by Rob Gonsalves
Nick Hornby's novel "About a Boy" is really about two boys: Marcus (Nicholas Hoult), a long-suffering and ridiculed 12-year-old weathering the instabilities of his depressive divorced mom Fiona (Toni Collette), and Will (Hugh Grant), a well-to-do 38-year-old loafer who grudgingly takes Marcus under his wing.Living comfortably off the royalties of a novelty Christmas song ("Santa's Super Sleigh," perhaps Hornby's nod to Melvin and Howard) written by his dad, Will isn't quite proud of the fact that he does "nothing" (his stock answer when asked what he does), though he is proud that he's closing in on 40 without having gotten dragged into anything messy or emotional -- anything meaningful, in other words.
"Good vehicle for Hugh Grant."
Hornby specializes in overgrown boys surrounding themselves with cocoons of comforting, life-blocking stuff. In High Fidelity, adapted into a John Cusack vehicle in 2000, it was records and music trivia; here it's the empty, flashy detritus of a solitary rich man's flat. Both stories are also inextricably linked to music; the novel unfolds during 1993 and 1994, when Kurt Cobain nearly killed himself and then succeeded, and is named after the Nirvana song "About a Girl." (Hornby, who occasionally writes music reviews for The New Yorker, obviously has pop on the brain.) And both stories are about how the overgrown boys are forced to mature.
Will stumbles into the position of Marcus's adult friend (certainly Will considers himself in no way a father or even big brother) during a particularly dodgy period when he's attending a single-parent support group, pretending to have a never-seen son named Ned, in order to meet and date single mothers. While dating Suzie (Victoria Smurfit), a friend of Fiona's, Will meets Marcus on a support-group picnic. Before long, Will is drawn quite against his will ("against my better judgment," he might put it) into the problems of the miserable Marcus and his equally despondent mum. Who needs the hassle? Surely Will doesn't. Yet Marcus does fill a need Will hadn't even known was there -- he gives Will a purpose, a reason to get up in the morning other than himself. Slowly, and bitching all the way, Will begins to help Marcus, and realizes that Marcus is the one helping him.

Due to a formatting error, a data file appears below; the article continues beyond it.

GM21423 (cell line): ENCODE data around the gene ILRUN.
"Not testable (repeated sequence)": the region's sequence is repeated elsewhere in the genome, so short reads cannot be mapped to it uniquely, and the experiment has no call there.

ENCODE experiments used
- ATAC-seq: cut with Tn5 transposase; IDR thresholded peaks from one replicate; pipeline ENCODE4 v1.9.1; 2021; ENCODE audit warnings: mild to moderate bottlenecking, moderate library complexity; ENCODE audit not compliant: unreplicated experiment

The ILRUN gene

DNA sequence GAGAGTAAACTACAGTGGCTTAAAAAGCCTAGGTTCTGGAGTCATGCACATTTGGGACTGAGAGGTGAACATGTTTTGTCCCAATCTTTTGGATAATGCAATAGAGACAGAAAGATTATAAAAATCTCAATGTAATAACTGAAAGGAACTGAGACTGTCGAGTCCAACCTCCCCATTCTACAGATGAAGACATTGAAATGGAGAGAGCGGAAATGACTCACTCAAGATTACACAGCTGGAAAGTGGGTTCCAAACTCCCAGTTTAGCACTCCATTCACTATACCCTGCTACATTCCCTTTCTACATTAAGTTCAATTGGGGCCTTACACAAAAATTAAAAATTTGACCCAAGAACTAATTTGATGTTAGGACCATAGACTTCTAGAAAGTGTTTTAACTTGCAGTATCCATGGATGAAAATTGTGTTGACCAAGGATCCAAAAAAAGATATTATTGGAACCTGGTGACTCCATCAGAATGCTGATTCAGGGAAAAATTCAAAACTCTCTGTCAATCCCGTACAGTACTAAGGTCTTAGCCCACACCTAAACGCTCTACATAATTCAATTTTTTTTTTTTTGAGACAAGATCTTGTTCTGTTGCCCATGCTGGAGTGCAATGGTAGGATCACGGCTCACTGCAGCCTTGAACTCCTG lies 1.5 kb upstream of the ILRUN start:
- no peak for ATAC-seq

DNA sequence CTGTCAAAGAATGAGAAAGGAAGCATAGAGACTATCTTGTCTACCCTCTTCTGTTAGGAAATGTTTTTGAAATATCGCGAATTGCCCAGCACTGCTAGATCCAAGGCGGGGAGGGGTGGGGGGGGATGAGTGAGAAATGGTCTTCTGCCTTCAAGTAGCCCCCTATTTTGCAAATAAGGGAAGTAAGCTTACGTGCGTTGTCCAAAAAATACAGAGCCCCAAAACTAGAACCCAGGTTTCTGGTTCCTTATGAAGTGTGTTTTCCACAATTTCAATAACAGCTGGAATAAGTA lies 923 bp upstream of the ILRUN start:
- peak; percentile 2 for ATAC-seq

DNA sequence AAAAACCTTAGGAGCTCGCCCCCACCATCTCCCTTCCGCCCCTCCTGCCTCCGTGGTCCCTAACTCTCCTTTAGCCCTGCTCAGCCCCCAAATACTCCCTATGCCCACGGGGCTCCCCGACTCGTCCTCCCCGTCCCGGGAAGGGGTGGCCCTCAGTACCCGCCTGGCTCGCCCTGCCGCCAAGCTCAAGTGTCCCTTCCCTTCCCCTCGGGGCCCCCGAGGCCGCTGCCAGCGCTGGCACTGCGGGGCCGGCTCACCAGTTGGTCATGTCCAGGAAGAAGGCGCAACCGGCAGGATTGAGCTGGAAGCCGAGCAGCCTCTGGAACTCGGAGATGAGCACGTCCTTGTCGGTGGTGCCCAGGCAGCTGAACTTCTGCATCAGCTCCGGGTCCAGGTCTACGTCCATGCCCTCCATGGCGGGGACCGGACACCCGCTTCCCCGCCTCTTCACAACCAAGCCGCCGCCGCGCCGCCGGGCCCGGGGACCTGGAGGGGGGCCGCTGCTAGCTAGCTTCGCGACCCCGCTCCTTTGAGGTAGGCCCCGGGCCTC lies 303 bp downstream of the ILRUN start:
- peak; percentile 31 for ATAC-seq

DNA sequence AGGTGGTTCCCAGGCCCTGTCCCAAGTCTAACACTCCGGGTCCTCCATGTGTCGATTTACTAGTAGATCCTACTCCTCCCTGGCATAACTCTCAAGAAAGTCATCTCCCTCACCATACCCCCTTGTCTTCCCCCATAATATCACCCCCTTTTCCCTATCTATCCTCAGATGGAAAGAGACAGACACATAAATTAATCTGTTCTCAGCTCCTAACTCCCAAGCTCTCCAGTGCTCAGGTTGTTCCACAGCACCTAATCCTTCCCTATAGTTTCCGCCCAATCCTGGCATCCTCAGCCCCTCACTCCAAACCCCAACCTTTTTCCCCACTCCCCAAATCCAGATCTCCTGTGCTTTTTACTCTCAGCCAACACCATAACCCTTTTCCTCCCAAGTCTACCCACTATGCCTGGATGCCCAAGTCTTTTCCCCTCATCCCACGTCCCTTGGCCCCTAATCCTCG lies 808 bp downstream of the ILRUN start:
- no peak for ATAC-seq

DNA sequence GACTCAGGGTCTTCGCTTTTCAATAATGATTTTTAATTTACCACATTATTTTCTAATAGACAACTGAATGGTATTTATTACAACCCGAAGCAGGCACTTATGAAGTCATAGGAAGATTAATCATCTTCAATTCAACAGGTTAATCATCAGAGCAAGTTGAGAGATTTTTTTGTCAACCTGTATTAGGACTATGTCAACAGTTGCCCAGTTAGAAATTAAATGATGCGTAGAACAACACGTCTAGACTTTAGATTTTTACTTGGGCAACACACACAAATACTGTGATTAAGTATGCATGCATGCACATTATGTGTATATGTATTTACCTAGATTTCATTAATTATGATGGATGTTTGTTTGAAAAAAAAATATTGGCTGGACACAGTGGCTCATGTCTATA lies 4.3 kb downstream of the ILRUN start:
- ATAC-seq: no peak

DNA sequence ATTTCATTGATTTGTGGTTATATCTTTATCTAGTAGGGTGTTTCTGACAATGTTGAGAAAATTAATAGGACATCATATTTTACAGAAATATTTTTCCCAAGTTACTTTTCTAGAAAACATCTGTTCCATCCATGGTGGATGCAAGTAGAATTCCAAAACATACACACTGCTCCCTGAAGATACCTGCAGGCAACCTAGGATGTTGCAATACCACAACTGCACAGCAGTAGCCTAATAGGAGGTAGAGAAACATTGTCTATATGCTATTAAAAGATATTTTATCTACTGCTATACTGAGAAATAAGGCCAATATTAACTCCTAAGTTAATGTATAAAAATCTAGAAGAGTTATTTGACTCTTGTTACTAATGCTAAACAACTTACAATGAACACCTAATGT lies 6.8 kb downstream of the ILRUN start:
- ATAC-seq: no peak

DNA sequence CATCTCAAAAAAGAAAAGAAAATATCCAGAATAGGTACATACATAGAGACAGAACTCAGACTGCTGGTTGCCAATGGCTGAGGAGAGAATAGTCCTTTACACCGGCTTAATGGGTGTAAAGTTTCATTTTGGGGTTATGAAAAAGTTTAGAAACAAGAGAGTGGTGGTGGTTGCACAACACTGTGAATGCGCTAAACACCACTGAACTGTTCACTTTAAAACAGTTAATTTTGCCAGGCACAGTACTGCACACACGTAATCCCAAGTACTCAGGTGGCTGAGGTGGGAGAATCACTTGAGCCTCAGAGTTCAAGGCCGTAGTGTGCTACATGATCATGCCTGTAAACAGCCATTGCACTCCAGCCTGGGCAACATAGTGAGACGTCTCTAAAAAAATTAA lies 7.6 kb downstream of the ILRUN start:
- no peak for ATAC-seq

If the role of Will wasn't written for Hugh Grant, it may as well have been. For perhaps the first time, Grant is allowed to headline a movie in which he isn't a variation on the amiably stammering Englishman he played in Four Weddings and a Funeral. He dined out on that for years, even though he'd played different kinds of parts before that, and his supporting role as a womanizing cad in 2001's Bridget Jones's Diary may have been a dry run for Will, a decent enough fellow whom one character accurately describes as "blank." Well, it's not that he's blank, really -- he knows there's something missing, he's just too comfortable on the couch to go out in the chaos of life and relationships to look for it. Grant plays him as a man in transition, with potential that could point to triumph or disaster, and manages to paint shades of both hope and fear into the performance.
Marcus (a fine, uncutesy job by newcomer Hoult) needs a father figure, or at least, as he puts it, "back-up." Fiona loves him as much as she's able, but her unpredictable bouts with depression scare him, particularly when one of them almost results in her going the way of Kurt Cobain. Sadly, the script -- by directors Chris and Paul Weitz of American Pie, along with Peter Hedges of What's Eating Gilbert Grape -- drops all the book's Nirvana/Cobain references, perhaps because the filmmakers were denied the rights to use Nirvana's music or Cobain's image. Happily, the movie, following Hornby's lead, doesn't do anything so clichéd as having Will and Fiona fall in love. Instead, Will falls for Rachel (Rachel Weisz), a children's book illustrator who assumes that Marcus is Will's son, an assumption Will does little to dissuade.
I could've done without the "Killing Me Softly" finale (though it's amusing to watch Hugh Grant rocking out to Roberta Flack on guitar), and the movie's loss of the Kurt Cobain backdrop also reduces one of the novel's more interesting characters -- Ellie (Nat Gastiain Tena), a punkish older girl who takes a liking to Marcus. In the book, it's Nirvana that unites them; here nothing much seems to bind them together, and she's only in a handful of scenes."About a Boy" is more successful as a Hugh Grant vehicle than as a Nick Hornby adaptation. It should reanimate Grant's career as a leading man, though, and it establishes the Weitz brothers as filmmakers who can do more than teen lust and pastry intimacy.
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originally posted: 12/25/06 13:14:01